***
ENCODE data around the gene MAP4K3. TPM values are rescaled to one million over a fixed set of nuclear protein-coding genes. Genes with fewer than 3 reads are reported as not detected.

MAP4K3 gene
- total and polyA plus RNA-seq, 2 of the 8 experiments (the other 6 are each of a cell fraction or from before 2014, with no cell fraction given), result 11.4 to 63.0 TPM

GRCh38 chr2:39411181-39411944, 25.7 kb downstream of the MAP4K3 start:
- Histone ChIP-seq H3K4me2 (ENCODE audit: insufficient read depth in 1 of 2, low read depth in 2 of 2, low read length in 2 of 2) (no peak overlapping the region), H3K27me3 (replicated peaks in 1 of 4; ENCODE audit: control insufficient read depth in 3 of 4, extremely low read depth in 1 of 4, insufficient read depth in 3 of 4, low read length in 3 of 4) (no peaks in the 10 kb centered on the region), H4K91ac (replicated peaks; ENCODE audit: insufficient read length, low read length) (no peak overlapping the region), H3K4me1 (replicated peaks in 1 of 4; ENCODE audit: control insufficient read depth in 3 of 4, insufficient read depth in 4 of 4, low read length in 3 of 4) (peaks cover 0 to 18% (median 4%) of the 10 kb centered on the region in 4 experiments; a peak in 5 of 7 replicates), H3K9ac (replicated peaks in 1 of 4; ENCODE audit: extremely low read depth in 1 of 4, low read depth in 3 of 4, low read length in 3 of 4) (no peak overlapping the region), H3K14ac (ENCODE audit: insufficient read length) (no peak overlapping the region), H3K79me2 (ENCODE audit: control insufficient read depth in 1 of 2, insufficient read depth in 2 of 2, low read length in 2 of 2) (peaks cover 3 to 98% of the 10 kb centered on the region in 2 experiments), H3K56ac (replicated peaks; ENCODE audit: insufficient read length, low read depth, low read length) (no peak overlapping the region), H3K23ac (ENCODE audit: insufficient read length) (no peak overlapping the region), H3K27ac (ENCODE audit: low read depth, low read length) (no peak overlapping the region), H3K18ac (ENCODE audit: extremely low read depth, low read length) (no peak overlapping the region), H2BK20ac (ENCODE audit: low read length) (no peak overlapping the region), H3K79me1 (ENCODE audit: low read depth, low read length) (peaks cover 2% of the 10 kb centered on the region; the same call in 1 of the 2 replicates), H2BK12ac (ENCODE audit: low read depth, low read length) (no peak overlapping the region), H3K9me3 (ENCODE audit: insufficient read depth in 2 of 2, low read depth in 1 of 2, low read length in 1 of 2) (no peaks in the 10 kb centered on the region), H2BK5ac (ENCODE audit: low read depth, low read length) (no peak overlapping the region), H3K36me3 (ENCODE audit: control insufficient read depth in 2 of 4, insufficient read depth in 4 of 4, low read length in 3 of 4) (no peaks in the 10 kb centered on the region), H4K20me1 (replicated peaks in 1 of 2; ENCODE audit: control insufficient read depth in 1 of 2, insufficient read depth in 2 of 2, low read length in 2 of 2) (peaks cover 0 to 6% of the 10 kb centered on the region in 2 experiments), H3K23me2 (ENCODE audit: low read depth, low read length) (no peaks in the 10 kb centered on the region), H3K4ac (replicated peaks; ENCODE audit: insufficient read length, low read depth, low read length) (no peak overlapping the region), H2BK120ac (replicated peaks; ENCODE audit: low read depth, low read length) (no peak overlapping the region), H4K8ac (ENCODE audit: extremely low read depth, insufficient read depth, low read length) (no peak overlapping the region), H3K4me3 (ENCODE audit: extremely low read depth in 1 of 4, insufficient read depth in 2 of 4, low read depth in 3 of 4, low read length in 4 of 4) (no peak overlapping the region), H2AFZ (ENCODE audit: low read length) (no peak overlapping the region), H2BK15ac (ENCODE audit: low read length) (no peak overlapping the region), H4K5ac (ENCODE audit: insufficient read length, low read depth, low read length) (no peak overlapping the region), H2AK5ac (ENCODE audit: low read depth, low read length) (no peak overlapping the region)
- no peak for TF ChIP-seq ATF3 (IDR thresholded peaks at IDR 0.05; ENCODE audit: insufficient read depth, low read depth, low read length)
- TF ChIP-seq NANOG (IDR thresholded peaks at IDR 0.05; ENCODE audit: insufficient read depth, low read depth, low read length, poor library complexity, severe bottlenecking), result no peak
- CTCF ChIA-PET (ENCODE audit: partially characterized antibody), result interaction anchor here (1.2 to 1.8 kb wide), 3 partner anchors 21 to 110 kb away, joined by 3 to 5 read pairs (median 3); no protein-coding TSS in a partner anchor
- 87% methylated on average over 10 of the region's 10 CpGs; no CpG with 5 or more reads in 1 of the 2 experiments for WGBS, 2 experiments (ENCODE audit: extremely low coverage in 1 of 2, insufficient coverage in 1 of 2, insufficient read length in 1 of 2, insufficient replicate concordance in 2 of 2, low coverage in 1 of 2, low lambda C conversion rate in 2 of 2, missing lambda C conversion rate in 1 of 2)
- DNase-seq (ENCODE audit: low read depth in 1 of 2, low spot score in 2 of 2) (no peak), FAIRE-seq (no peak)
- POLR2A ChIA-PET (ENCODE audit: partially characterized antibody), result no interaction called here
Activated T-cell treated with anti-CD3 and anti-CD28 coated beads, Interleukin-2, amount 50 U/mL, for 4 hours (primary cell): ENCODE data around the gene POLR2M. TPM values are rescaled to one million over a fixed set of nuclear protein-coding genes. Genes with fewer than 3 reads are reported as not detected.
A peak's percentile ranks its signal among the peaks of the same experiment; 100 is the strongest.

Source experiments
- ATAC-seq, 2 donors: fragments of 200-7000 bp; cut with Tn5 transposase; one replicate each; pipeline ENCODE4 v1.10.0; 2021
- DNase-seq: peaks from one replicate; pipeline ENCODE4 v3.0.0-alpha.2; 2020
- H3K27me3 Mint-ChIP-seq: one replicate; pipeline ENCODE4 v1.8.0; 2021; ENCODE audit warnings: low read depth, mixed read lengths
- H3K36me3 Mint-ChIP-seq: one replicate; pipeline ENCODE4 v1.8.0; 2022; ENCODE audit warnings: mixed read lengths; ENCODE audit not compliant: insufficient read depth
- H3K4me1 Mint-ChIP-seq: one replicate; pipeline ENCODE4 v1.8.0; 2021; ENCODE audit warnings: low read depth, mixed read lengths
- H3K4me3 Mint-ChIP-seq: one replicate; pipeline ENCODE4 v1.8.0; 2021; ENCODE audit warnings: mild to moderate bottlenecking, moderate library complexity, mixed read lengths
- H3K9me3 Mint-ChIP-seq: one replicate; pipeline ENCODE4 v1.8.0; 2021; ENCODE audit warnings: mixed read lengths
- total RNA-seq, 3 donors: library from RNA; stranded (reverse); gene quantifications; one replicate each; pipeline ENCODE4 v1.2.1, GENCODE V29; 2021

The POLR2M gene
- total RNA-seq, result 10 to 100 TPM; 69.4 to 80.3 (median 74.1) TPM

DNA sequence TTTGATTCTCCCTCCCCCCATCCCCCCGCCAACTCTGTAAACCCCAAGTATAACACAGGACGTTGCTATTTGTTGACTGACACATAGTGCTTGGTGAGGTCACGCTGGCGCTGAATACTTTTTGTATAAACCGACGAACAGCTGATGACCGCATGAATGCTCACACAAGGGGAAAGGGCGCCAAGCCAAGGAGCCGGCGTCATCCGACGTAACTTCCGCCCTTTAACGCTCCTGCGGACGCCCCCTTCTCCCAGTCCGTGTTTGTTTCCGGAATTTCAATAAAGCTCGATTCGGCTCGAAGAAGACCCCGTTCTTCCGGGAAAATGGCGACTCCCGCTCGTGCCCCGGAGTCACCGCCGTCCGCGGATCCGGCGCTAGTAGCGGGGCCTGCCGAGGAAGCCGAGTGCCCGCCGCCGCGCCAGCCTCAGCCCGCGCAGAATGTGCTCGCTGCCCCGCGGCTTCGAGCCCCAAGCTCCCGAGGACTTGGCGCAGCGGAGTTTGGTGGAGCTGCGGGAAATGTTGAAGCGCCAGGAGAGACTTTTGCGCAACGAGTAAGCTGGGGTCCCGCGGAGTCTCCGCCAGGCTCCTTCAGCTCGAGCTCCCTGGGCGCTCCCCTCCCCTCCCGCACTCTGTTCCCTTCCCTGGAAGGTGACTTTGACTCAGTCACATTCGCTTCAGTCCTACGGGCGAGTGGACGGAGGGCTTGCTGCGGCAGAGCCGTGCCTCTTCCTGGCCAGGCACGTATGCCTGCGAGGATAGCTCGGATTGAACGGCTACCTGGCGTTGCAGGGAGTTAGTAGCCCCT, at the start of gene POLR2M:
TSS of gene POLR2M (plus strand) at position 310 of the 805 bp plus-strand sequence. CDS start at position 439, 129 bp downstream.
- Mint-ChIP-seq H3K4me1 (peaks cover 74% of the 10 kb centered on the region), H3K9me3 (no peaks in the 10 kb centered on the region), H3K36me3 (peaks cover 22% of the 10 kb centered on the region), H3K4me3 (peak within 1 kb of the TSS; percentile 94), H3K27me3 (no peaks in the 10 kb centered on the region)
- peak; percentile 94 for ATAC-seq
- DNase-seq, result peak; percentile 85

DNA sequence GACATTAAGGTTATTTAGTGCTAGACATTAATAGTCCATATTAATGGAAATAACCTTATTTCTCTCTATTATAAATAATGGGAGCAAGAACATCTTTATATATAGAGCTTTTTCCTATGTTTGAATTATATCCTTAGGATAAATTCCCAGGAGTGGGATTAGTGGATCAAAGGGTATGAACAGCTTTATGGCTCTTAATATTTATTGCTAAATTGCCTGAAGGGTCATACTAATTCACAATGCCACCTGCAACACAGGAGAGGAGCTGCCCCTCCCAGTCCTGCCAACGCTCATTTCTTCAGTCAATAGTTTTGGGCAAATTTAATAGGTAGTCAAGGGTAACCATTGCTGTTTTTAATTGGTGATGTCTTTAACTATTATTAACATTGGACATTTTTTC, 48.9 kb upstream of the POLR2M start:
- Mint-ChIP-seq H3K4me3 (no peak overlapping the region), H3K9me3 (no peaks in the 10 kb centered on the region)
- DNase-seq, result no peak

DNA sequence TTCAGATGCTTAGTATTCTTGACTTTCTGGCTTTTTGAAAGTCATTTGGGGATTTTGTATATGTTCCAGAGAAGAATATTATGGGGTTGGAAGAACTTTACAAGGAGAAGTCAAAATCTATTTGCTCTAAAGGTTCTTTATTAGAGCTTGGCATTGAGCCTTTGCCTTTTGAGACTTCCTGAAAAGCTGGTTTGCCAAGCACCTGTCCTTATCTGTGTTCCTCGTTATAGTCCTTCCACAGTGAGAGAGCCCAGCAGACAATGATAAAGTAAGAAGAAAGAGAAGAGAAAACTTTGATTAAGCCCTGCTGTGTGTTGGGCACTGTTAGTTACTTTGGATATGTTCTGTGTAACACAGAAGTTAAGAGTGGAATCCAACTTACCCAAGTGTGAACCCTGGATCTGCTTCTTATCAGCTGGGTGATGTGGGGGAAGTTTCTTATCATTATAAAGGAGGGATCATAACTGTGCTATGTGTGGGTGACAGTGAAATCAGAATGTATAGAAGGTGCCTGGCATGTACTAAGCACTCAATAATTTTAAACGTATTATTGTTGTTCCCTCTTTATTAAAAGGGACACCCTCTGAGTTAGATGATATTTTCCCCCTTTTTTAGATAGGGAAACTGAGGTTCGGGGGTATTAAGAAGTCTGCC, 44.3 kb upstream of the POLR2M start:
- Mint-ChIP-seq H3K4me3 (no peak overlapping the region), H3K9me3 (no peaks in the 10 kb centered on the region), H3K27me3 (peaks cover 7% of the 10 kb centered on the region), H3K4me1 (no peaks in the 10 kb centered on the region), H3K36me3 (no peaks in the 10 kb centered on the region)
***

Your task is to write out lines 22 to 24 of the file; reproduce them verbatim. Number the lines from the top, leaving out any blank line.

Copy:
- total RNA-seq, 3 donors: library from RNA; stranded (reverse); gene quantifications; one replicate each; pipeline ENCODE4 v1.2.1, GENCODE V29; 2021

The POLR2M gene
- total RNA-seq, result 10 to 100 TPM; 69.4 to 80.3 (median 74.1) TPM